Once again, James needs to stay at home in passing situations in order to pick up the extra pass rusher, or to assist any offensive lineman that has found himself beaten at the point of attack.

Game Plan:

The Cardinals basically need to take what the defense gives them.  If the Rams are going to allow Arizona to run the ball effectively, the Cardinals should run on first, second, and third downs, helping Edge to finally gain some confidence and perform some damage control after last week's four carry debacle.  Early success running the ball will open things up for the passing game, hopefully eliminate the blitz, and allow Leinart to freeze Chavous and Atogwe with play-action, hitting Fitzgerald and Boldin deep.

If they are unable to run the ball early, they need to move the ball through the air, primarily in the short-to-intermediate passing game.  With the size advantage that Johnson, Fitzgerald, and Boldin hold, Leinart's ability to read and react, and St. Louis needing to blitz to consistently pressure the quarterback, this should be an extremely successful strategy.  Arizona's talented trio of receivers should be able to get body position on the undersized Rams cornerbacks, box them out, and have an easy day catching slants, ins, outs, and quick hitches.  Boldin should be especially successful, given that he is the best of the Cardinals receivers after the catch.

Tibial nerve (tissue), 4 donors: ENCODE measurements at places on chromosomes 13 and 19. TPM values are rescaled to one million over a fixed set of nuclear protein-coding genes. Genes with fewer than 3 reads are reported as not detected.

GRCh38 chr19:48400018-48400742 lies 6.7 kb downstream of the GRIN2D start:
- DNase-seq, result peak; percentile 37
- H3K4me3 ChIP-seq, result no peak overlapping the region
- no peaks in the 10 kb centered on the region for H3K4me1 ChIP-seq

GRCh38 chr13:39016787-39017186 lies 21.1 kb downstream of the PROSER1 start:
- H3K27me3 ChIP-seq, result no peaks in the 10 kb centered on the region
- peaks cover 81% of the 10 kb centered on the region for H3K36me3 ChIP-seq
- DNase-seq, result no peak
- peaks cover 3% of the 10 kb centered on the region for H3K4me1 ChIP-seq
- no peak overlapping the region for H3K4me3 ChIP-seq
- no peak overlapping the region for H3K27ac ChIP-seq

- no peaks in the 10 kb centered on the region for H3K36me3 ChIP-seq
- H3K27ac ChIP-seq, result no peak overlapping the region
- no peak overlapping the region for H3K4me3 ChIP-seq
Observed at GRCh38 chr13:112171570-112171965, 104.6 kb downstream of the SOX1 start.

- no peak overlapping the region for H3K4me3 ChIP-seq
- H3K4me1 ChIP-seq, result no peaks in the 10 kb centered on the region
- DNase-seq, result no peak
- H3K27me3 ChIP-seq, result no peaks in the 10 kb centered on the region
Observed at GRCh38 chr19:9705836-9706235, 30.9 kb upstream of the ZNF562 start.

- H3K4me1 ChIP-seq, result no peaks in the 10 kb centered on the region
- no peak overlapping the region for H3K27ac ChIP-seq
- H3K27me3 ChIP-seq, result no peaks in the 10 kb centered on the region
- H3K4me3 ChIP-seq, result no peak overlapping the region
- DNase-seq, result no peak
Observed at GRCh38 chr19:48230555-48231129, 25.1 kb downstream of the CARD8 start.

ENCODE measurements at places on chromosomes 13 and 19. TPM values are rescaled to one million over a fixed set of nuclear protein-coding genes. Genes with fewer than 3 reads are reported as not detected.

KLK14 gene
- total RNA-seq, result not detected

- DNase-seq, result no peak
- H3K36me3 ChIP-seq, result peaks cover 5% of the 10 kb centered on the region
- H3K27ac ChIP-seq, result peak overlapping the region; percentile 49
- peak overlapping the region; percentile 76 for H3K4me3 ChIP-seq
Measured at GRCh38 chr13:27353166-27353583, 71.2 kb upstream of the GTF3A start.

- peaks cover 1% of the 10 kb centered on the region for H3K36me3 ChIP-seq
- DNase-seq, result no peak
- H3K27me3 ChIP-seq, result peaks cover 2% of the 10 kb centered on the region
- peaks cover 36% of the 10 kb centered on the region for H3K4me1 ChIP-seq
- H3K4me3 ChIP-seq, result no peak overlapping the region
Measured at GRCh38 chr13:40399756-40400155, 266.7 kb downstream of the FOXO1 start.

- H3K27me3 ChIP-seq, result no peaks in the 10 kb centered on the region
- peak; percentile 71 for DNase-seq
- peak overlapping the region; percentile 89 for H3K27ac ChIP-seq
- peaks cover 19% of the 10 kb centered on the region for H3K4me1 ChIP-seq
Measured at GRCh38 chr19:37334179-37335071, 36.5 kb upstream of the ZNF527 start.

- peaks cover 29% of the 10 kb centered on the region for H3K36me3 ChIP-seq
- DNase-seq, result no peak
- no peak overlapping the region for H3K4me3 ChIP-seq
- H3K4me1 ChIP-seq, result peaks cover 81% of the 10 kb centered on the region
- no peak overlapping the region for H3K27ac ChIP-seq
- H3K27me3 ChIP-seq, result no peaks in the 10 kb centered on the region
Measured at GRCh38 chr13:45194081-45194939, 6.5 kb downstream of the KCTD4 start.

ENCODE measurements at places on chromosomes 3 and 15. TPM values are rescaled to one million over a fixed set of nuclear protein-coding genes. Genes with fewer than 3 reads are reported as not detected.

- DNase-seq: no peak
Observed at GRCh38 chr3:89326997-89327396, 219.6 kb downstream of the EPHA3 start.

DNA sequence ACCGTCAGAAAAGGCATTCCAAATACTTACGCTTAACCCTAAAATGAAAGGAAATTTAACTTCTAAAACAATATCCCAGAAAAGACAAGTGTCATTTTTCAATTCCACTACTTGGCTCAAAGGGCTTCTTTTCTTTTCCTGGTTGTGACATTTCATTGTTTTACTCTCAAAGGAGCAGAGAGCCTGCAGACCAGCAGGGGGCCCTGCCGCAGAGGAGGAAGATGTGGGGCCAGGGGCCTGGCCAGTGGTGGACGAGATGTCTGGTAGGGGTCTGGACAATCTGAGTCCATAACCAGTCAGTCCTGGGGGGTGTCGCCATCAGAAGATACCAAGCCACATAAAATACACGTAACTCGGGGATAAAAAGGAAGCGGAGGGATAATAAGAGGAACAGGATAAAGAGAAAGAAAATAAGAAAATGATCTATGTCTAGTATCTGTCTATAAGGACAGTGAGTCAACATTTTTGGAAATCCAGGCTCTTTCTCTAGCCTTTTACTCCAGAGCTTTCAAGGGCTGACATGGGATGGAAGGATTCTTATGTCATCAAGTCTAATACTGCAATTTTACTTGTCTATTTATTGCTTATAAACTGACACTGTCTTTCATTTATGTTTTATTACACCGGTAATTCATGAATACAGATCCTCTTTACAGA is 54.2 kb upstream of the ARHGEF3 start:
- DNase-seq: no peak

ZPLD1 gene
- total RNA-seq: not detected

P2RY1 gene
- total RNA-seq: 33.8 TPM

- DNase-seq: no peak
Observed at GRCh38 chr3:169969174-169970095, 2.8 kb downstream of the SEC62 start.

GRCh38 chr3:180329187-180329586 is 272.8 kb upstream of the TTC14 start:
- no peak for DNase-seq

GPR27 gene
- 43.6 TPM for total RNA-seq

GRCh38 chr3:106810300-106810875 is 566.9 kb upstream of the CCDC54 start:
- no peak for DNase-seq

At some point, the Cardinals need to take some shots down the field.  The running game will work, the short passing game will work, and the Rams will eventually be vulnerable over the top, once the defense (especially the safeties) starts to creep closer and closer to the line of scrimmage.  Boldin and Fitzgerald are not prototypical deep threats, but they should be able to catch some long passes over and through the Rams injury depleted secondary.

The key to this game is going to be flexibility.  If the run works, stick with the run.  If the short-to-intermediate passes are working, stick with those.  Bide your time, then go deep.  While they took heat from numerous sources for abandoning the run too early, the decision to do so finally showed some measure of flexibility from Dennis Green and Mike Kruczek.  Too many times this year, Kruczek and Green stuck with their original game plan and original system and were unable to change things up when it wasn't working (as evidenced by Edge's 31 carries for 55 yards against the Bears and too many other, painful instances to mention).

There will be lots of opportunities to exploit this defense on Sunday.  The Cardinals simply need to seize those opportunities and take full advantage of what the defense gives them.